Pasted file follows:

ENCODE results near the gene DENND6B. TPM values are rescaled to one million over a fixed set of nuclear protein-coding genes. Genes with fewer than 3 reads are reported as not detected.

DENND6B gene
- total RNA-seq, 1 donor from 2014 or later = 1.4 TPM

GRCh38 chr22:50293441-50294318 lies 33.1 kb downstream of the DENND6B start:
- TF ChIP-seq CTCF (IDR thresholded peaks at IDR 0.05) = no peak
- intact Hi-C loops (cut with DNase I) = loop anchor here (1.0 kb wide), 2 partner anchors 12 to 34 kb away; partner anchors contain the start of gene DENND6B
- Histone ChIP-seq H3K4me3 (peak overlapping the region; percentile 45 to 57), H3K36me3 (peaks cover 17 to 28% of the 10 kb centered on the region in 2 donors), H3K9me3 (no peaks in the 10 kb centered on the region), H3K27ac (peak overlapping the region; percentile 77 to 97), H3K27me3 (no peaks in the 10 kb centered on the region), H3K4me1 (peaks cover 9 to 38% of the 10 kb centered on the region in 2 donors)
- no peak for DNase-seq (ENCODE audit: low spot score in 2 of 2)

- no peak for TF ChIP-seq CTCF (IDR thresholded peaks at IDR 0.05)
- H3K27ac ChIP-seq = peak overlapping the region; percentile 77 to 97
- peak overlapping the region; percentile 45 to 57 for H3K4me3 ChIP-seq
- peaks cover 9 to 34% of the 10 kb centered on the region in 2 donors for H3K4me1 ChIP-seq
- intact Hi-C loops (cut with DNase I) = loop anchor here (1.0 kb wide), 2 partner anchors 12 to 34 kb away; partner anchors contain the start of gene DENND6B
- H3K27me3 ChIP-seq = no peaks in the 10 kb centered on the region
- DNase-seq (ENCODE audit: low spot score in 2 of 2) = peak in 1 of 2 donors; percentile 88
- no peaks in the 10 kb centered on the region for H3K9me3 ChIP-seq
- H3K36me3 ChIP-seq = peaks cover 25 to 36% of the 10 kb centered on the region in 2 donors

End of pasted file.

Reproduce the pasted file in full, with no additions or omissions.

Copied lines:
ENCODE results near the gene DENND6B. TPM values are rescaled to one million over a fixed set of nuclear protein-coding genes. Genes with fewer than 3 reads are reported as not detected.

DENND6B gene
- total RNA-seq, 1 donor from 2014 or later = 1.4 TPM

GRCh38 chr22:50293441-50294318 lies 33.1 kb downstream of the DENND6B start:
- TF ChIP-seq CTCF (IDR thresholded peaks at IDR 0.05) = no peak
- intact Hi-C loops (cut with DNase I) = loop anchor here (1.0 kb wide), 2 partner anchors 12 to 34 kb away; partner anchors contain the start of gene DENND6B
- Histone ChIP-seq H3K4me3 (peak overlapping the region; percentile 45 to 57), H3K36me3 (peaks cover 17 to 28% of the 10 kb centered on the region in 2 donors), H3K9me3 (no peaks in the 10 kb centered on the region), H3K27ac (peak overlapping the region; percentile 77 to 97), H3K27me3 (no peaks in the 10 kb centered on the region), H3K4me1 (peaks cover 9 to 38% of the 10 kb centered on the region in 2 donors)
- no peak for DNase-seq (ENCODE audit: low spot score in 2 of 2)

- no peak for TF ChIP-seq CTCF (IDR thresholded peaks at IDR 0.05)
- H3K27ac ChIP-seq = peak overlapping the region; percentile 77 to 97
- peak overlapping the region; percentile 45 to 57 for H3K4me3 ChIP-seq
- peaks cover 9 to 34% of the 10 kb centered on the region in 2 donors for H3K4me1 ChIP-seq
- intact Hi-C loops (cut with DNase I) = loop anchor here (1.0 kb wide), 2 partner anchors 12 to 34 kb away; partner anchors contain the start of gene DENND6B
- H3K27me3 ChIP-seq = no peaks in the 10 kb centered on the region
- DNase-seq (ENCODE audit: low spot score in 2 of 2) = peak in 1 of 2 donors; percentile 88
- no peaks in the 10 kb centered on the region for H3K9me3 ChIP-seq
- H3K36me3 ChIP-seq = peaks cover 25 to 36% of the 10 kb centered on the region in 2 donors